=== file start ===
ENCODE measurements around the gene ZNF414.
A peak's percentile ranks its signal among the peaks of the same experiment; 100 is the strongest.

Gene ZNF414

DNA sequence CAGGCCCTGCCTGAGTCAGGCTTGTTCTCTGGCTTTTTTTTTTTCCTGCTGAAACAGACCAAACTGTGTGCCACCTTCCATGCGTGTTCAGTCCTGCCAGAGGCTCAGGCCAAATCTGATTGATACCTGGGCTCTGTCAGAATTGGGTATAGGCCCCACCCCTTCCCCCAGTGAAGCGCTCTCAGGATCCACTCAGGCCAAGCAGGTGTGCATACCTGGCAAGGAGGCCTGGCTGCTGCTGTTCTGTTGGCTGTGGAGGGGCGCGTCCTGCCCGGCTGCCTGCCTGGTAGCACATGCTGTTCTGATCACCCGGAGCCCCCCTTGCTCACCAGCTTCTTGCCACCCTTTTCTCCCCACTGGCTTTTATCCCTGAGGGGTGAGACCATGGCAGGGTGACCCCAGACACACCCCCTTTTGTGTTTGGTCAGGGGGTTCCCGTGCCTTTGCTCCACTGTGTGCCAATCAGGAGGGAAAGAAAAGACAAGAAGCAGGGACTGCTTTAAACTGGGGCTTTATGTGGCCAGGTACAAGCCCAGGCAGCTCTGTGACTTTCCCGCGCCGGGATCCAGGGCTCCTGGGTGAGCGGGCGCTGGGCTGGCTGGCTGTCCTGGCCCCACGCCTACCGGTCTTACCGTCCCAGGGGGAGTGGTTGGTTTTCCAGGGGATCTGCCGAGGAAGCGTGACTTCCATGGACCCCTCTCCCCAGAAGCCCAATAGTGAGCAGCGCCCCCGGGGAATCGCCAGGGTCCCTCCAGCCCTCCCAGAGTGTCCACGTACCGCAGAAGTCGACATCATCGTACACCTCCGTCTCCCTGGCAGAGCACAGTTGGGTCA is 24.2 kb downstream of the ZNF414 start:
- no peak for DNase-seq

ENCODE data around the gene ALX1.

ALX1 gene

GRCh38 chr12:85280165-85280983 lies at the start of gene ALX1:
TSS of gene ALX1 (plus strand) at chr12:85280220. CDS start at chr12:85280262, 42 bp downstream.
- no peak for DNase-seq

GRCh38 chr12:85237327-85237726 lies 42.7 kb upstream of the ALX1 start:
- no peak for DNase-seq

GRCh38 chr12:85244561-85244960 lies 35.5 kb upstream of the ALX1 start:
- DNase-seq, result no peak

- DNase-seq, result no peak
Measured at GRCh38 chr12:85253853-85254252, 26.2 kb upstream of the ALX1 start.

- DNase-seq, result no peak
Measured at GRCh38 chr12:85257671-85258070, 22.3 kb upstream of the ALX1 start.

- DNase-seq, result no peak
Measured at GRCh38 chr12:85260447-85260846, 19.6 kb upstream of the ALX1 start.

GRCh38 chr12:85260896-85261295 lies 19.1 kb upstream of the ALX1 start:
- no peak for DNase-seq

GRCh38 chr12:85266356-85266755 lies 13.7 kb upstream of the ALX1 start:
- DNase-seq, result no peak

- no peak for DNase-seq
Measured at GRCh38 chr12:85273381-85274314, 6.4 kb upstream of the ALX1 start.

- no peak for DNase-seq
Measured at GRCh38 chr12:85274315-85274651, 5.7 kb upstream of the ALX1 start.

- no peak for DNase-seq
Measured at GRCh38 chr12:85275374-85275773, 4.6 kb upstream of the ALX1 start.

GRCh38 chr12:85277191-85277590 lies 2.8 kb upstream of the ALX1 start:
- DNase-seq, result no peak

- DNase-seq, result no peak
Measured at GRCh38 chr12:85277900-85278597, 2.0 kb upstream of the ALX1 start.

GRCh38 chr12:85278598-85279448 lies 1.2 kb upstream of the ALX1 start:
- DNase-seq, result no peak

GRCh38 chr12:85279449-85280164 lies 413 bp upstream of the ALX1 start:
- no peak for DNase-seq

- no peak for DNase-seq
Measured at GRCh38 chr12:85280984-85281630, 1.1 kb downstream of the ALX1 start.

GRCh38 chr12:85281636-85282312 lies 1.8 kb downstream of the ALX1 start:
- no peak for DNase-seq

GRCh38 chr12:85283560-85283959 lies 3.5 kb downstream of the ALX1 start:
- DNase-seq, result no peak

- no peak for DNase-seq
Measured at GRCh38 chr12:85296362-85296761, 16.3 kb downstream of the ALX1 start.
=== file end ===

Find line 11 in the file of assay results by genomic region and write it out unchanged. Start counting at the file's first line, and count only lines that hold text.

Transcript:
GRCh38 chr12:85237327-85237726 lies 42.7 kb upstream of the ALX1 start: